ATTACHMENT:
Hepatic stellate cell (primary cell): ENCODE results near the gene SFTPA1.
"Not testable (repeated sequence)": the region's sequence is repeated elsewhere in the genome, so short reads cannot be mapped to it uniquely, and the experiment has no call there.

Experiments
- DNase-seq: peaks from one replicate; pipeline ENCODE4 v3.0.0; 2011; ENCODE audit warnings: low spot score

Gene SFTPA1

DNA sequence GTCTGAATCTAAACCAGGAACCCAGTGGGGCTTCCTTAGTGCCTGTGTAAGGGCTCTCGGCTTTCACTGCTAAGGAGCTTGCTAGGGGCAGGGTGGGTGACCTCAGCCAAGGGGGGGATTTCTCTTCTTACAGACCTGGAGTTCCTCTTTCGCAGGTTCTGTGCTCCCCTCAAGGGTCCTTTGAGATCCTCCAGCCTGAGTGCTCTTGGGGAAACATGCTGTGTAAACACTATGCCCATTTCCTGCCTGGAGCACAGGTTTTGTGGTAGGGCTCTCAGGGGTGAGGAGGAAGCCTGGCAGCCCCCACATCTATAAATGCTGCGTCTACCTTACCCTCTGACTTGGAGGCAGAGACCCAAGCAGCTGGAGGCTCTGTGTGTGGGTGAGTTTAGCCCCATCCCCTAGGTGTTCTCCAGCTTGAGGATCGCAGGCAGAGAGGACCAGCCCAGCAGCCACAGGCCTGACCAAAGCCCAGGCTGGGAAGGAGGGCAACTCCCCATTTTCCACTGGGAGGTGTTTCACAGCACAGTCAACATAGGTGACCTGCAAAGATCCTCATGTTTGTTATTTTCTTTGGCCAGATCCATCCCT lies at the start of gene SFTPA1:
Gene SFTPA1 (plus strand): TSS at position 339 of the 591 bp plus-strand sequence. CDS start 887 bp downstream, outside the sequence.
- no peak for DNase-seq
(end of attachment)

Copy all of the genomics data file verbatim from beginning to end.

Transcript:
Hepatic stellate cell (primary cell): ENCODE results near the gene SFTPA1.
"Not testable (repeated sequence)": the region's sequence is repeated elsewhere in the genome, so short reads cannot be mapped to it uniquely, and the experiment has no call there.

Experiments
- DNase-seq: peaks from one replicate; pipeline ENCODE4 v3.0.0; 2011; ENCODE audit warnings: low spot score

Gene SFTPA1

DNA sequence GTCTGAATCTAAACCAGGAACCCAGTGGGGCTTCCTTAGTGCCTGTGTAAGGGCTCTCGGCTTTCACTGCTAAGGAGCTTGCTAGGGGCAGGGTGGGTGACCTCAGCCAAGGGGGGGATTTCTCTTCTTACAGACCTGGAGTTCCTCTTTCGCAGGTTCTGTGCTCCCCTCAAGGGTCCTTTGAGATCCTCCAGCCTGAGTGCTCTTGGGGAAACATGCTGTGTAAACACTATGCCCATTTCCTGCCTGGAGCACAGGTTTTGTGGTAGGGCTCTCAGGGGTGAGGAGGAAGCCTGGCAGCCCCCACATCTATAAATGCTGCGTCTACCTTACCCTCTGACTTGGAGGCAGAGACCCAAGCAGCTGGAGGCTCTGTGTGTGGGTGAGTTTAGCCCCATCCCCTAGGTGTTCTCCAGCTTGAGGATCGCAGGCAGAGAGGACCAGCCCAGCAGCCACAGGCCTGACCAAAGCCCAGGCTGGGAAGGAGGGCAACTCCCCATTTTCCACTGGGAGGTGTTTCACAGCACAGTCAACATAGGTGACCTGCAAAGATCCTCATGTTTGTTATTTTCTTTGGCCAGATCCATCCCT lies at the start of gene SFTPA1:
Gene SFTPA1 (plus strand): TSS at position 339 of the 591 bp plus-strand sequence. CDS start 887 bp downstream, outside the sequence.
- no peak for DNase-seq